No. CV-19-08152-PCT-DGC (CDB)
Petitioner David Quinn is confined in Arizona state prison. He filed a petition for a writ of habeas corpus under 28 U.S.C. § 2254. Docs. 1, 5. Magistrate Judge Camille Bibles has issued a report recommending that the petition be denied ("R&R"). Doc. 16. Petitioner filed an objection, to which Respondents replied. Docs. 18, 21. For reasons stated below, the Court will accept the R&R and deny the petition.
In June 2010, Defendant was tried in absentia on charges of driving under the influence, reckless endangerment, and criminal damage. Doc. 11-1 at 3-4; see Arizona v. Quinn, No. P1300-CR2010-00175 (Yavapai Cty. Super. Ct. 2010) ("the 2010 case"). The jury found him guilty on each charge. Doc. 11-1 at 13-14, 24.
Petitioner was apprehended approximately five years later. Id. at 16-17. The State moved for a sentencing hearing in the 2010 case to prove previously alleged felony convictions. Id. at 23-25. The State also charged Petitioner with failure to appear in the 2010 case, alleging one prior felony conviction. Id. at 27, 32; see Arizona v. Quinn, No. P1300-CR2015-00743 (Yavapai Cty. Super. Ct. 2015) ("the 2015 case").
In October 2015, Petitioner entered into a plea agreement that included an acknowledgment of the jury's guilty verdicts in the 2010 case, an admission of guilt on the failure to appear charge in the 2015 case, and sentencing terms and ranges for each case. Doc. 11-1 at 31-37. The court sentenced Petitioner to a total of 11 years in prison, which was within the sentencing ranges set forth in the plea agreement. Id. at 39-43.
Petitioner asserts three claims in his amended habeas petition: (1) his Sixth and Fourteenth Amendment rights were violated when he was improperly sentenced based on prior convictions and aggravating factors not found at trial in the 2010 case, (2) his right to due process of law was violated because the sentencing court used aggravating factors not authorized by A.R.S. § 13-701(D), and (3) his Sixth, Eighth, and Fourteenth Amendment rights were violated when he was charged for driving on a revoked license because he has never had a driver license. Doc. 5 at 6-7. Respondents argue that Petitioner's claims regarding his sentence were waived in the plea agreement, that the sentences were lawful under Arizona law, and that the third claim for relief is procedurally defaulted. Doc. 11 at 8-11.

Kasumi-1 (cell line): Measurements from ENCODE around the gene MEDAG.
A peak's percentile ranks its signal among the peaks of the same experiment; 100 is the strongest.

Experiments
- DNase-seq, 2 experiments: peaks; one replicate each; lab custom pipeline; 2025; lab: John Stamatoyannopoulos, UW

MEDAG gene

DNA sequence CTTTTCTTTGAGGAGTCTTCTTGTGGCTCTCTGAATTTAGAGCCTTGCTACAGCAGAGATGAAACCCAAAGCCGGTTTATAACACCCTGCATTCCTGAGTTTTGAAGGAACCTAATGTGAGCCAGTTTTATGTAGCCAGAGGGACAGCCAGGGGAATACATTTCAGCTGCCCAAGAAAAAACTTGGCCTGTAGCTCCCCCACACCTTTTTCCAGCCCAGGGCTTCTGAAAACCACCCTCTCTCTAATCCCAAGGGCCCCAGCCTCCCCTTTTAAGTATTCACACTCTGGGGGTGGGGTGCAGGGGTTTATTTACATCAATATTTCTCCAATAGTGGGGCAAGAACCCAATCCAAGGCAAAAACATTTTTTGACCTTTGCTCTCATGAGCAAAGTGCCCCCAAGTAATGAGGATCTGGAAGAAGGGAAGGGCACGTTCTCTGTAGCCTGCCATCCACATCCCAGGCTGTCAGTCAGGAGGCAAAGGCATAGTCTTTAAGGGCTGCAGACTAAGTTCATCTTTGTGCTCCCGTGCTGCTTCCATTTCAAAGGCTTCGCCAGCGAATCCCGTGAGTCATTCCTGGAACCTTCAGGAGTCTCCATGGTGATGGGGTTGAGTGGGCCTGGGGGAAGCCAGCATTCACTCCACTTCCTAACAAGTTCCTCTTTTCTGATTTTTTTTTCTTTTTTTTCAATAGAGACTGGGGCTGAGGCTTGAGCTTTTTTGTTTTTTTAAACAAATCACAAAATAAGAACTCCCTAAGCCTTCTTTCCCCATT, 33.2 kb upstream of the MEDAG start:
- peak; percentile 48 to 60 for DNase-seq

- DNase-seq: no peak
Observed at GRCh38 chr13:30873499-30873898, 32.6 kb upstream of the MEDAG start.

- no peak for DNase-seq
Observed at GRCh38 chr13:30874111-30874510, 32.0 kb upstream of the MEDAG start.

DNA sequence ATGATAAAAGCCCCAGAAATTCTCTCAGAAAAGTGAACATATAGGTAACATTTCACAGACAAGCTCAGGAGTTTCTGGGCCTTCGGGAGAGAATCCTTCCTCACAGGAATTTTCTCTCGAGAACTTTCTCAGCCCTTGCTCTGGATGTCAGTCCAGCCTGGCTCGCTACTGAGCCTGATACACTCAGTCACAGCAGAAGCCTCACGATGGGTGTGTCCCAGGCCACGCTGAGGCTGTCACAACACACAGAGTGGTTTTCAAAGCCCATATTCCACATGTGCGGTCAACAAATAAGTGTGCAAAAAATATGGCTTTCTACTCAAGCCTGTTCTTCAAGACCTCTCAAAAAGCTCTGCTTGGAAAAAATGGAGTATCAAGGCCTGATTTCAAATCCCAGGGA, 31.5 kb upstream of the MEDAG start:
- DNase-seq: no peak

II. Judge Bibles' R&R.
Regarding the sentencing errors asserted in the first and second claims for relief, Judge Bibles found no error because Petitioner, in the plea agreement, both admitted to a prior conviction and agreed to waive his right to have a jury determine aggravating sentencing factors. Doc. 16 at 13; see Doc. 11-1 at 31-37. Judge Bibles further found that the state court's conclusion on the alleged sentencing errors was neither clearly contrary to nor an unreasonable application of federal law. Doc. 16 at 12. Judge Bibles also noted that, to the extent Petitioner's claims rely on an interpretation of Arizona law, the Arizona Court of Appeals' determination that state law was not violated by Petitioner's sentence is binding on the Court absent a showing of fundamental unfairness, which Petitioner has not shown. Id. at 11 (citing cases); see Doc. 11-1 at 156-57. Judge Bibles concluded that the third claim for relief was not presented to the state courts and is now procedurally defaulted. Doc. 16 at 13-14.
III. Standard of Review.
This Court "may accept, reject, or modify, in whole or in part, the findings or recommendations made by the magistrate judge." 28 U.S.C. § 636(b)(1). The Court "must review the magistrate judge's findings and recommendations de novo if objection is made, but not otherwise." United States v. Reyna-Tapia, 328 F.3d 1114, 1121 (9th Cir. 2003) (en banc). The Court is not required to conduct "any review at all . . . of any issue that is not the subject of an objection." Thomas v. Arn, 474 U.S. 140, 149 (1985); see 28 U.S.C. § 636(b)(1); Fed. R. Civ. P. 72(b)(3).